If you have any doubts when running through a tenant’s supporting documents, don’t hesitate to clarify with him/her. In addition, have all tenancy agreements, terms and conditions in writing along with all necessary details.

Even after signing on the dotted line, it would still be helpful to maintain an open line of communication with your tenant.

BONUS: Specificity when choosing a unit

Also, here’s an extra (important) tip you deserve to be in the know about.

Should you choose to pick a property not for you to stay in, but for the sole purpose of renting out, it would help to take note of these pointers:

  • Always analyse the actual lay-out attractiveness of the unit, and not just the square footage
  • Know your tenant demographic
  • Bear in mind how much your tenant is paying (certain number milestones prove hard psychological barriers to crack)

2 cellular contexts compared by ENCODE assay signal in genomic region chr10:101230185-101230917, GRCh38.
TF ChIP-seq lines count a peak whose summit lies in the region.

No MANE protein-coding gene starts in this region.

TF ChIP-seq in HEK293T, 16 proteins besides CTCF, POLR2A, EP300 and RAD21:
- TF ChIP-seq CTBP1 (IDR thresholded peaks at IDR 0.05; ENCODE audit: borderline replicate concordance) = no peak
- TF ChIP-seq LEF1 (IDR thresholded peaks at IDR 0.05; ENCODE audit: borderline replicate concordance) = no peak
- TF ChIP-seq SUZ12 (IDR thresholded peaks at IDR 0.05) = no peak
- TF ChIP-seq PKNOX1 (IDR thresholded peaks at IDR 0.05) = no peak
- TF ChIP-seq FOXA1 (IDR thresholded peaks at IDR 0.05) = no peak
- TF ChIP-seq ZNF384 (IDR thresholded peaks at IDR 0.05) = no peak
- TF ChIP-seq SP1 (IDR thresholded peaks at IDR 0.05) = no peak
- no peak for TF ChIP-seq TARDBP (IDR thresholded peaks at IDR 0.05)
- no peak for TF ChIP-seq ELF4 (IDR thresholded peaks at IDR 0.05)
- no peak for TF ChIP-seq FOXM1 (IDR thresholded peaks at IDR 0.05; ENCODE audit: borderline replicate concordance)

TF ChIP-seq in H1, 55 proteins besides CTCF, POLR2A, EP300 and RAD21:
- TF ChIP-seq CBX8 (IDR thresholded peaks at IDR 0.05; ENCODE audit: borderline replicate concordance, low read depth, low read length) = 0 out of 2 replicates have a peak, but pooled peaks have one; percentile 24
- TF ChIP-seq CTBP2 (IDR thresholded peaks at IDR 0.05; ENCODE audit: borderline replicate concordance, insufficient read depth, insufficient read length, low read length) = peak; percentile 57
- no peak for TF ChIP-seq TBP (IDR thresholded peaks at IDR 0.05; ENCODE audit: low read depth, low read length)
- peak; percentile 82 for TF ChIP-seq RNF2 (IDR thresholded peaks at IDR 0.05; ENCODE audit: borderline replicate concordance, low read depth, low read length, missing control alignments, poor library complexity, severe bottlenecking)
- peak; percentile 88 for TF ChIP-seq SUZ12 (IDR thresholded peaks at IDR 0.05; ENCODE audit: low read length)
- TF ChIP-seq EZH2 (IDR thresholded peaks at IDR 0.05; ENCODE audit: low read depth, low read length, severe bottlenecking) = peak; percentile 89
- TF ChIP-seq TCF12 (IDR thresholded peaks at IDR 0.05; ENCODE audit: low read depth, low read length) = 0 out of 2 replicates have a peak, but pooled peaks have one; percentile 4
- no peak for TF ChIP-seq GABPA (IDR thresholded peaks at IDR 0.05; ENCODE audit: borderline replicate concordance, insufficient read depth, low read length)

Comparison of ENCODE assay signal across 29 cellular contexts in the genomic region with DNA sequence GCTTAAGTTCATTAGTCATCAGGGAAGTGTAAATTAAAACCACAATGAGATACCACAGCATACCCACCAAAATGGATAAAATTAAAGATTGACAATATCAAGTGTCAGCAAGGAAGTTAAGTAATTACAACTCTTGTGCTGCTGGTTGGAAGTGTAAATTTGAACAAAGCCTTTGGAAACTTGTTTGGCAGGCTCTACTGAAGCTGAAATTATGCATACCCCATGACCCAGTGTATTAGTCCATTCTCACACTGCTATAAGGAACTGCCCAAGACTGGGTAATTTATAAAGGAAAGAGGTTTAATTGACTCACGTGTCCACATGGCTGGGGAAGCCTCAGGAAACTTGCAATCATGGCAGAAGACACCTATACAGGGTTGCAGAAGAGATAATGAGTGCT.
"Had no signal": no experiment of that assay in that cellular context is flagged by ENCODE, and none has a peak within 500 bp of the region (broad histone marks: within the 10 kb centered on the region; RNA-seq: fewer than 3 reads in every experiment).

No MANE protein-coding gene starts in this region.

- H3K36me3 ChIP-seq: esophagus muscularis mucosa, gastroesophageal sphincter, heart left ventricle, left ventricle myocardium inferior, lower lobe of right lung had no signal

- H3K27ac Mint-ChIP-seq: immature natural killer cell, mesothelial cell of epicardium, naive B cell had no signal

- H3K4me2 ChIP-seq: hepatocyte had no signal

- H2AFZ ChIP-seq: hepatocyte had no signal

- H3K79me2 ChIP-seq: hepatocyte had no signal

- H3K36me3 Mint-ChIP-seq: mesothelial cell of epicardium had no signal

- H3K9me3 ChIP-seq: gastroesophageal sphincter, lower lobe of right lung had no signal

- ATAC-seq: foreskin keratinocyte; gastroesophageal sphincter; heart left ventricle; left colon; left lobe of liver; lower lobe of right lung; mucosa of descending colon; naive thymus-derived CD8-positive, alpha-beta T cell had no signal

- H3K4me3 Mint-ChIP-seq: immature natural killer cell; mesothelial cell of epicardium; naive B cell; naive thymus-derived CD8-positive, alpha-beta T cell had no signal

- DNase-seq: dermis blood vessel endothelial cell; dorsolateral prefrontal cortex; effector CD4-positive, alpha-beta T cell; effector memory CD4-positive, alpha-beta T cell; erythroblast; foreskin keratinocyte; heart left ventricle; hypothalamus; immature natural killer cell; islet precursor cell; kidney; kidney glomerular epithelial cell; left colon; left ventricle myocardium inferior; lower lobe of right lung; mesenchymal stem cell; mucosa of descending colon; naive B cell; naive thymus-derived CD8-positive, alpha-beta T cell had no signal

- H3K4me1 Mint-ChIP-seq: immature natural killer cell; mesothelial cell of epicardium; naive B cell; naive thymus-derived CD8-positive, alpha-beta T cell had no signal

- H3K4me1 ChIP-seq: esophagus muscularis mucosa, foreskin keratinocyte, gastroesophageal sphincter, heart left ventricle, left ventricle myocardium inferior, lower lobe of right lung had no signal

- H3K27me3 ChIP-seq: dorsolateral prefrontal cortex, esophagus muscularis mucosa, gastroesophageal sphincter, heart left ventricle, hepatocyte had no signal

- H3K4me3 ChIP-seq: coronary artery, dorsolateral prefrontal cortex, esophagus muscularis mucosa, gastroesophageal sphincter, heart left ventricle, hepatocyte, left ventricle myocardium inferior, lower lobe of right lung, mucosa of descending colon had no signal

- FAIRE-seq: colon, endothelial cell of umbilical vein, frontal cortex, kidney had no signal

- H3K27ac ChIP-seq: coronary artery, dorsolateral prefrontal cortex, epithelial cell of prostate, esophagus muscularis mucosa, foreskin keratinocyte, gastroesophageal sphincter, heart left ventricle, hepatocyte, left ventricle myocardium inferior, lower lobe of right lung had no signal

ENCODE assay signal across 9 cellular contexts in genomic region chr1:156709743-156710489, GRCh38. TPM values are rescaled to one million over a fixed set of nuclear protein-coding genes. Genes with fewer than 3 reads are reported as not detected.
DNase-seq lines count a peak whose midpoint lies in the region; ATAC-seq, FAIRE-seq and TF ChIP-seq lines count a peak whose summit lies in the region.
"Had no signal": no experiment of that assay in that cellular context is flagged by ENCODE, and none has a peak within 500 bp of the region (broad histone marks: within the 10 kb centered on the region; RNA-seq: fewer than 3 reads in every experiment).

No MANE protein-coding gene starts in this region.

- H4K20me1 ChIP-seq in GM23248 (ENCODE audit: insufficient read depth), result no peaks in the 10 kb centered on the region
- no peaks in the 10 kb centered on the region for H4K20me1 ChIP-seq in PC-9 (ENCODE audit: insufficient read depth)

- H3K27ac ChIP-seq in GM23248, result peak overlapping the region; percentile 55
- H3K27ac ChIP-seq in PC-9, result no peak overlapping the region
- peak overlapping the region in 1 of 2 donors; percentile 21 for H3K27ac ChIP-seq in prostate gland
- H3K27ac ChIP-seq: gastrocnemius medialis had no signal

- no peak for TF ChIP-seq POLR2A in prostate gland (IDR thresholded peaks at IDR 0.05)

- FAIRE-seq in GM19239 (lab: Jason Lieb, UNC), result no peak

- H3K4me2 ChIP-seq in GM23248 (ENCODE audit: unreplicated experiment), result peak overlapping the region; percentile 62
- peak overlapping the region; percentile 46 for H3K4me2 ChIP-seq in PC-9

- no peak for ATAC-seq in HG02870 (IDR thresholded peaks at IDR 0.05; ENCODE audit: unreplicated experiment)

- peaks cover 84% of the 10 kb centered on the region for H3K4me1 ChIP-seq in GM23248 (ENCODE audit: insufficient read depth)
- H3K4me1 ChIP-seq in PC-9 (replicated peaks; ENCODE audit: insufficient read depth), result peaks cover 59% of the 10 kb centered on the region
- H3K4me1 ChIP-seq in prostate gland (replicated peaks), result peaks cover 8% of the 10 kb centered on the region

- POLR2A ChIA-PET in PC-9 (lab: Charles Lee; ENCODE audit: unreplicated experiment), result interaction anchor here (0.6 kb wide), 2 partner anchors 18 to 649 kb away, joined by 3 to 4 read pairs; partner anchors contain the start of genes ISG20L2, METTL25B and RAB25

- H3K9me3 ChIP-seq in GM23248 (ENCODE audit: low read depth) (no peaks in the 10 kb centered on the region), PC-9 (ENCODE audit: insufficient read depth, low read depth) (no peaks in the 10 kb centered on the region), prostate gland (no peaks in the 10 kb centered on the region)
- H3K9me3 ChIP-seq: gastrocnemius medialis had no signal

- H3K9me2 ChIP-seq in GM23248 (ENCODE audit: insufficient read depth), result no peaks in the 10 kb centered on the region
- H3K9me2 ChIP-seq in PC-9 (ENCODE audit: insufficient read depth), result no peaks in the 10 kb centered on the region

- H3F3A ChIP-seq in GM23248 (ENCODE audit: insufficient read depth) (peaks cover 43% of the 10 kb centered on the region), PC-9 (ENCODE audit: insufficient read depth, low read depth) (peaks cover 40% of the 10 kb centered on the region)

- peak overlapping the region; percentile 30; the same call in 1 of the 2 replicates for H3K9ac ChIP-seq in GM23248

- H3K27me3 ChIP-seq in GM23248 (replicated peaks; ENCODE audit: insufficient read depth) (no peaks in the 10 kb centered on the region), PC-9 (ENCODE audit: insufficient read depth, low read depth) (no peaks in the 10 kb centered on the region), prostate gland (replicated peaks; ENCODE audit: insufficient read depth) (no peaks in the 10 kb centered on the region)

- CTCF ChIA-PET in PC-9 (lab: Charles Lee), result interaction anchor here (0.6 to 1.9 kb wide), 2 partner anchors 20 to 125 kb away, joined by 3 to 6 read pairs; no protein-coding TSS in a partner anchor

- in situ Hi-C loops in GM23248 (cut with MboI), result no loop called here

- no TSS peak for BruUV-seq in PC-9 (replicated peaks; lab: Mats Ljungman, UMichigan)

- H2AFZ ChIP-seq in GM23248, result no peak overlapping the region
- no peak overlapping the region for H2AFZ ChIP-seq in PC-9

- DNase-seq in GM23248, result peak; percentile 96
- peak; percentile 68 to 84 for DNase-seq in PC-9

• Good rental yield doesn’t always mean good rentability (demand)

These tips are further explained in one of our previous articles, where we give you a more in-depth consideration of unit size when renting out.

Final Words

Before I conclude, one thing I haven’t yet discussed is renting out for the short-term – versus renting out for the long-term.

For those in the know, you’d understand by now that renting out for the short-term in Singapore is actually illegal.

Unlike other countries, all residential properties in Singapore are meant for long-term residence, and not for short-term tourist/visitor stays (ie. few days/weeks). For those wondering why, this regulation is actually in place to safeguard the safety, privacy and security of and local communities and homes.

In fact, ask any landlord, and they’d tell you that they prefer secure, long-termed rental deals that generally reduce the volatility and effort spent on securing and managing tenants.

At the end of the day, having a stream of much-needed passive income is always a welcome prospect, especially when you can claim certain tax benefits.

That said (and as you probably know by now), being a landlord isn’t always the easiest thing – so knowing what to expect in advance certainly sets you forward in more ways than one.

This article was first published in Stackedhomes.